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Telex (1978 - )

Related: dance music - new wave - Belgian music - Marc Moulin

Sleeve for Moskow Diskow (1978) - Telex


The Belgian pop group Telex was formed in 1978 by Marc Moulin, Dan Lacksman and Michel Moers, as a kind of elaborate joke. Mixing the aesthetics of disco, punk and experimental electronic music, they released a stripped-down synthesized cover version of "Twist St. Tropez" by Les Chats Sauvages.

They followed up with an ultra-slow cover of "Rock Around the Clock", a hilariously relaxed and dispassionate version of one-hit-wonder Plastic Bertrand's punk song "a Plane Pour Moi", and a perversely mechanical cover of "Dance to the Music", originally by Sly Stone.

Like Kraftwerk, Telex built their music entirely from electronic instruments, and the sounds of the two groups have a certain similarity. However, unlike Kraftwerk's studied Teutonic irony, Telex favour a more joyously irreverent humour.

In 1980 Telex's manager asked them to enter for the Eurovision Song Contest. They did so, and somehow managed to get sent to the finals. Their song "Eurovision" was a cheerful bleepy song with deliberately banal lyrics about the contest itself.

The audience clearly wasn't sure how to react to this self-referential joke, and after the band stopped playing there was a stunned silence. One of the members of Telex stepped forward and took a photograph of the bewildered audience. Finally, some polite but uncertain applause broke out, amidst sounds of muttering. When the vote-counting began, the verdict was so clear that when Greece actually awarded Belgium three points, the announcer thought she had misheard and tried to award the points to The Netherlands.

All of this was clearly bad news for the band's English record label, Virgin Records, who were trying to pass them off as part of the New Romantic movement. The self-mockery of tracks like "We Are All Getting Old" didn't help either.

For their third album, Sex, Telex enlisted the suddenly hip US group Sparks to help write the lyrics. However, the band still refused to play live and preferred to remain anonymous common practice in the techno music artists they later inspired, but unusual in 1981. The fourth Telex album, Wonderful World, was barely distributed.

In 1986, Warner Brothers inexplicably signed Telex and released Looney Tunes. By then, the band's earlier sound had influenced many other groups, but they had abandoned it in favor of sampling (music) and a more up-tempo humorous style. "Temporary Chicken", for example, was a strange joke track about a man so desperate for work that he accepts a part time job in a chicken costume. It was social commentary, but so bizarre as to be almost incomprehensible to most listeners. Predictably, the album had no commercial success.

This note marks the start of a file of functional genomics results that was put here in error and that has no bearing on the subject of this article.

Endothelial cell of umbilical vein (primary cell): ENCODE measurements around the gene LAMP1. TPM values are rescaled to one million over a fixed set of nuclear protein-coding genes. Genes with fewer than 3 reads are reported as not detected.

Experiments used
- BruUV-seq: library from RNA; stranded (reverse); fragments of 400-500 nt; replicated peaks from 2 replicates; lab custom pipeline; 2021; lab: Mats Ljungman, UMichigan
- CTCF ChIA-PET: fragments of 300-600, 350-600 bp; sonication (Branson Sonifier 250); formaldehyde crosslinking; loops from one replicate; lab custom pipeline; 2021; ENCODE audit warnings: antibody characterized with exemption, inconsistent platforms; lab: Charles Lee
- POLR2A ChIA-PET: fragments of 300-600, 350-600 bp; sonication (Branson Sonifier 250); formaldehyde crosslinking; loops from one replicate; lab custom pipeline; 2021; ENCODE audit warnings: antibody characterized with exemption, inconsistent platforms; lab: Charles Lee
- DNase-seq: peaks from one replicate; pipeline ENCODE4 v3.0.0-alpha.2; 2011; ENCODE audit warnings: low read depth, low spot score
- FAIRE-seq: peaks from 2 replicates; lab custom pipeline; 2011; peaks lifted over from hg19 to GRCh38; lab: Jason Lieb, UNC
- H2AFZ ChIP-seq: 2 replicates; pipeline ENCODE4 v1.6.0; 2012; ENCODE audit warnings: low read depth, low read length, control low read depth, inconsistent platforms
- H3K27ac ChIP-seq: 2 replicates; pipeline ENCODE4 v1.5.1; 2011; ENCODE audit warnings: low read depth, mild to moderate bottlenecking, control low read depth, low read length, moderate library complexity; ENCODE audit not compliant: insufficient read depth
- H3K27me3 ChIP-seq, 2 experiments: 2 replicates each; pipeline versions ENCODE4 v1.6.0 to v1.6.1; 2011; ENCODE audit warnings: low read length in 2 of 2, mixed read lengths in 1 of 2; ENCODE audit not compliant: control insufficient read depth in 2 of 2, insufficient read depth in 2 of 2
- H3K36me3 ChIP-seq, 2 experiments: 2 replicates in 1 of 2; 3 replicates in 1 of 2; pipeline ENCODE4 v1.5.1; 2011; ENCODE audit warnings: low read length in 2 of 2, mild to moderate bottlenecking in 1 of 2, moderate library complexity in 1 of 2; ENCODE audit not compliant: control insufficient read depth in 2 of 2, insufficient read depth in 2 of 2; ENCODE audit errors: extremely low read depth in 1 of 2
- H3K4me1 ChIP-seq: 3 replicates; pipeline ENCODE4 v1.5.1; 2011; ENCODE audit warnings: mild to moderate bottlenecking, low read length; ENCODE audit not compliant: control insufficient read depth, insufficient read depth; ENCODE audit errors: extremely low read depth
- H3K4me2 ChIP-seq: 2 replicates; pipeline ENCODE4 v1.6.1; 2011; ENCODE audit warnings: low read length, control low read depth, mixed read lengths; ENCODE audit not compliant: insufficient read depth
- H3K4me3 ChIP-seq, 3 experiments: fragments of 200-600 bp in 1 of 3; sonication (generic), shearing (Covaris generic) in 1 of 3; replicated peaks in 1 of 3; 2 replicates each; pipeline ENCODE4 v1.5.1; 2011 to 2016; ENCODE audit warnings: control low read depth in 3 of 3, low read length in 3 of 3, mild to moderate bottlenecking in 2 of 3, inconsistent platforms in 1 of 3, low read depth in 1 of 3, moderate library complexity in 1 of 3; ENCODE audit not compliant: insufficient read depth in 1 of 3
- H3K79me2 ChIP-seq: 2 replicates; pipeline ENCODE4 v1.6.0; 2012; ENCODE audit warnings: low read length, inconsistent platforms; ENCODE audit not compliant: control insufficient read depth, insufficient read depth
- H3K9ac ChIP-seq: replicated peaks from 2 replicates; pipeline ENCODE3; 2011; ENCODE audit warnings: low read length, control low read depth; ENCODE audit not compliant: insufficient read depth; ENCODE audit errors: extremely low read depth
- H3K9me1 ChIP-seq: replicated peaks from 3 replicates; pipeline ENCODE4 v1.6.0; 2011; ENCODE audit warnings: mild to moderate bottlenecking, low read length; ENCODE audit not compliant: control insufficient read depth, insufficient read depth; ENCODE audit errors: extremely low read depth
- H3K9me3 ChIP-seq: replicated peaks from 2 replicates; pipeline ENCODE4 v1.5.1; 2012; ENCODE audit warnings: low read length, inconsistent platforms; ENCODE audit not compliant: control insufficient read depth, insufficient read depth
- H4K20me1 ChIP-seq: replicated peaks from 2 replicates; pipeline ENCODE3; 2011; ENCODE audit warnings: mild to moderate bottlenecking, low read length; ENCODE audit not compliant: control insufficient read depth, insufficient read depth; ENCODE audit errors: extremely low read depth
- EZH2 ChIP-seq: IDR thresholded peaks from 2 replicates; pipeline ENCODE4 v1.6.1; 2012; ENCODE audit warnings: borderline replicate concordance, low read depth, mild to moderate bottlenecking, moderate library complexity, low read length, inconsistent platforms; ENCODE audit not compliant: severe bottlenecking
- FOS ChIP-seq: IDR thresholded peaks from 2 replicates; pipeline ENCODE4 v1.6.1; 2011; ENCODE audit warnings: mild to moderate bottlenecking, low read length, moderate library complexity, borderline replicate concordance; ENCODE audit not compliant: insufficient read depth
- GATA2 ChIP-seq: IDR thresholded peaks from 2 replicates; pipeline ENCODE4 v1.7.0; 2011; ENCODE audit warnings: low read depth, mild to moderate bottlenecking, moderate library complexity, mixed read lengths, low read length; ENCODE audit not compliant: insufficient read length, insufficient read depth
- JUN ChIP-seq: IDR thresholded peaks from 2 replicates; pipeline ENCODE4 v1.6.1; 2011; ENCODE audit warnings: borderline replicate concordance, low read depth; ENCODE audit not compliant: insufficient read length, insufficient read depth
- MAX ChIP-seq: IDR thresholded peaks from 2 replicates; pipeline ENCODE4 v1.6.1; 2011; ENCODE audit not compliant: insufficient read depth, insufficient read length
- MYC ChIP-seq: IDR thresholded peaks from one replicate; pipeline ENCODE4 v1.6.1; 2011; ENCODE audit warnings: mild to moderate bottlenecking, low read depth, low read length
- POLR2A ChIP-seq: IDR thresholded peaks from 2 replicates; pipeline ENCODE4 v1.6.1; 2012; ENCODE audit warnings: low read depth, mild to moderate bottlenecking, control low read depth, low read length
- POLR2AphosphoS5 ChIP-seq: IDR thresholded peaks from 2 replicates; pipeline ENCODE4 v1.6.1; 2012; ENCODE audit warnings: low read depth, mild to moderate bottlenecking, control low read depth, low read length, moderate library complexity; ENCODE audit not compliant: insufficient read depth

In 1989, Telex revisited all of their old tracks and remixed them to resemble the house music and other genres they had allegedly inspired. The result was Les Rhythmes Automatiques, which vanished into obscurity, but not before apparently inspiring Kraftwerk to do the same for their album The Mix in 1991. They are now finalizing an upcoming 10 tracks album, to go out in late 2005 on EMI. It will comprise 5 original compositions as well as 5 covers. --http://en.wikipedia.org/wiki/Telex_%28band%29 [Jan 2006]


MARC MOULIN Writes and Arrenges most of the tracks. He also works for Belgian radio station "RTBF". He is well known as the founder of Belgian's first French FM station "Radio City", and has a huge record collection of more than 30,000 strange music. During the 1970s he established his label "Kamikaze" and produced many artists. As a producer, he is well known for the smash hit of LIO's "LIO".

MICHEL MOERS Vocal(vocoder). He also works as a graphic designer and architect. He laid out TELEX's visual strategy and designed many cover sleeves after"SEX". Now he's well known as modern artist and composes a lot of commercial music.

DAN LACKSMAN Group leader.Manager of "Synsound Studio" and also programmer/engineer. Haruomi Hosono, known as the leader of YMO, has a studio called LDK which was inspired by the compact design of Dan's studio.Also, Dan's production style inspired Hosono for Yen label. He was the first person in Belgium who bought a synthsizer, and he released many "moog sound" records as "Dan Lacksman Association". He also participated in many recording as engineer. Recently he is well known as producer of "Deep Forest".

Moscow Diskow

"At almost any other moment in history, Telex's 'Moskow Diskow' would seem to be inviting scorn and derision upon itself. Recorded by a trio of Belgian electronic aesthetes towards the end of the '70s, it's a rough approximation of what a male Grace Jones impersonator would sound like fronting Kraftwerk on the set of Cabaret. To wit: a mincing line in analogue disco rendered in widdling synths and embellished with outrageously camp and coquettish lyrics delivered in blank European tones (eg, "When the dancers start to flee /We drink several daiquiris"). Sounds appealing? Thought not, but don't be put off: 'Moskow Diskow' comes recommended as a classic by significant numbers of Detroit's premier league techno gang, and for this release is fully tweaked by an unusually game Carl Craig. It's a record steeped in electronic history but, put next to standard-issue Detroit techno products, it sounds delightfully fresh. Stop giggling for a moment, and it sounds like the greatest remix of a Belgian disco track ever - and that really is something." New Musical Express (UK), Sept.98



  • Telex - I Don't Like Remixes [Amazon.com] remixes
  • Telex - One Point (almost) [Amazon.com] Collected works

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